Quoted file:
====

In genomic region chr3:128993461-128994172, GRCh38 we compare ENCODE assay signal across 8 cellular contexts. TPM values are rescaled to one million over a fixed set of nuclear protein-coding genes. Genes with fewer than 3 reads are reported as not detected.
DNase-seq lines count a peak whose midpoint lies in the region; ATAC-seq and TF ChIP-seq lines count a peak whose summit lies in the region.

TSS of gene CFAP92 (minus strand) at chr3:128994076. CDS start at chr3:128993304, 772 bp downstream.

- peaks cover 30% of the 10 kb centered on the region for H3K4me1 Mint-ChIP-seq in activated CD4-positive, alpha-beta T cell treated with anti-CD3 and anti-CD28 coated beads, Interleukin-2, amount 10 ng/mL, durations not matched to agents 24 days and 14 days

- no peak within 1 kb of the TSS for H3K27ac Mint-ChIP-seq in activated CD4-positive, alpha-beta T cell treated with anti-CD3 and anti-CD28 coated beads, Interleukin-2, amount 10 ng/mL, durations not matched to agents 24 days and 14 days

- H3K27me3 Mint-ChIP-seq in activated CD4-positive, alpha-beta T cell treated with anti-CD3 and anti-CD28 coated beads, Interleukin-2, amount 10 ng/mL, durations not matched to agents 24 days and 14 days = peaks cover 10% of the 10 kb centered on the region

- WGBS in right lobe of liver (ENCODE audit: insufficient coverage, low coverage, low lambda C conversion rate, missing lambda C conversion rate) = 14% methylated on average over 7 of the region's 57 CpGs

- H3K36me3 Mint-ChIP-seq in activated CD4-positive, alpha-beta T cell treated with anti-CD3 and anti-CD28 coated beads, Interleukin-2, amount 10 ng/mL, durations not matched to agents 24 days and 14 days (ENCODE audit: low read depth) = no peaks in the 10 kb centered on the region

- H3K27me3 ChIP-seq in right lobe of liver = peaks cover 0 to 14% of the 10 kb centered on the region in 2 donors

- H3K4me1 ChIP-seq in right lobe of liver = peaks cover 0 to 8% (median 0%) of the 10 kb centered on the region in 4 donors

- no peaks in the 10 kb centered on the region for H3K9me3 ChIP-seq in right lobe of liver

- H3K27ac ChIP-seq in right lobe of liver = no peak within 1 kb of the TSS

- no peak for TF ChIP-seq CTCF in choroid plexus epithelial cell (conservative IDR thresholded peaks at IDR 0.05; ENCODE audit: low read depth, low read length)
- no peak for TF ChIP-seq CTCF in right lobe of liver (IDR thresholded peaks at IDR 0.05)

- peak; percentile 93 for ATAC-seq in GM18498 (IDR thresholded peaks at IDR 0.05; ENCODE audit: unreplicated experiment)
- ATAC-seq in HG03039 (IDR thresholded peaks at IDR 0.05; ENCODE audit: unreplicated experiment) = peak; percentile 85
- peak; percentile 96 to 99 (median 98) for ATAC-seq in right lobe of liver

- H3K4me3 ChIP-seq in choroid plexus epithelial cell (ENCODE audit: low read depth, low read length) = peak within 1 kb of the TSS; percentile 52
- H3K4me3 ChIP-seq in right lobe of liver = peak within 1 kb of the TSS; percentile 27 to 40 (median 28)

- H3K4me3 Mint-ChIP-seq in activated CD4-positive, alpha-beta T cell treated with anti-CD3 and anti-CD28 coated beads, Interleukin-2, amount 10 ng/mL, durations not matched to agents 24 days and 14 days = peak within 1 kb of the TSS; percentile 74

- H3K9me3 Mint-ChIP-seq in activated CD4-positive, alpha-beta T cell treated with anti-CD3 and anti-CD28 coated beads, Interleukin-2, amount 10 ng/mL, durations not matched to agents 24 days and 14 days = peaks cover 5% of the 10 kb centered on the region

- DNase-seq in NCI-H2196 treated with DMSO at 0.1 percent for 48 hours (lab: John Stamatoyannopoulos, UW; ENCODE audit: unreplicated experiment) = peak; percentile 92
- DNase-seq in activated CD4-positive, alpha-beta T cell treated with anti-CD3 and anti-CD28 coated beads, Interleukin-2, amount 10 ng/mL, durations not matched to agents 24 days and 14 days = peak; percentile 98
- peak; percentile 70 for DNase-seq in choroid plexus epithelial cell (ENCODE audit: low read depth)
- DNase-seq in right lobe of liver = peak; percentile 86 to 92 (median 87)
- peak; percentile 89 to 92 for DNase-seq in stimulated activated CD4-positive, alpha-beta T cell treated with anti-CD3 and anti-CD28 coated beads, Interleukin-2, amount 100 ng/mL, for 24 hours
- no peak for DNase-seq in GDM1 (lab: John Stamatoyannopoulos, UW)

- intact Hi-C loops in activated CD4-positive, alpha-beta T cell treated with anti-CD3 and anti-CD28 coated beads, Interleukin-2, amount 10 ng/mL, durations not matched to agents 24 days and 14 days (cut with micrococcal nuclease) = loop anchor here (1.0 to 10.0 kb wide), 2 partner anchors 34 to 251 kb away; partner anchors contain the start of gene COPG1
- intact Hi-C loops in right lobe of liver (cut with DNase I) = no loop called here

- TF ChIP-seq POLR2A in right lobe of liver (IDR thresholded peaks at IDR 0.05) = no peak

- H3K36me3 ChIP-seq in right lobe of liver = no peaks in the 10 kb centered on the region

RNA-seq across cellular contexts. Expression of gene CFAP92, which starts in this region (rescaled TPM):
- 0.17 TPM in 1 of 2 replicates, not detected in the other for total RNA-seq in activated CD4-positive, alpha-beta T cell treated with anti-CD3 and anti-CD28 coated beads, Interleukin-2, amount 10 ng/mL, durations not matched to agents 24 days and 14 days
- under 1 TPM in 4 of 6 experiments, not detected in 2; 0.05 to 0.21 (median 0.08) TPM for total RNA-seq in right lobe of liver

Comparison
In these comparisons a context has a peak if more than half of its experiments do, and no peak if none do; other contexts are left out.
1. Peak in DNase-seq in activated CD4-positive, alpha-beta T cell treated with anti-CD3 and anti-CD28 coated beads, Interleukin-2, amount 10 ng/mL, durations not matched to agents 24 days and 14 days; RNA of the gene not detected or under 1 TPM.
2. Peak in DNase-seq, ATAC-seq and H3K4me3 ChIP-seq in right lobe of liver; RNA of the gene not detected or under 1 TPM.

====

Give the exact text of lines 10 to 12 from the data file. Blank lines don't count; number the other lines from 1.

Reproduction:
- H3K4me1 ChIP-seq in right lobe of liver = peaks cover 0 to 8% (median 0%) of the 10 kb centered on the region in 4 donors

- no peaks in the 10 kb centered on the region for H3K9me3 ChIP-seq in right lobe of liver

- H3K27ac ChIP-seq in right lobe of liver = no peak within 1 kb of the TSS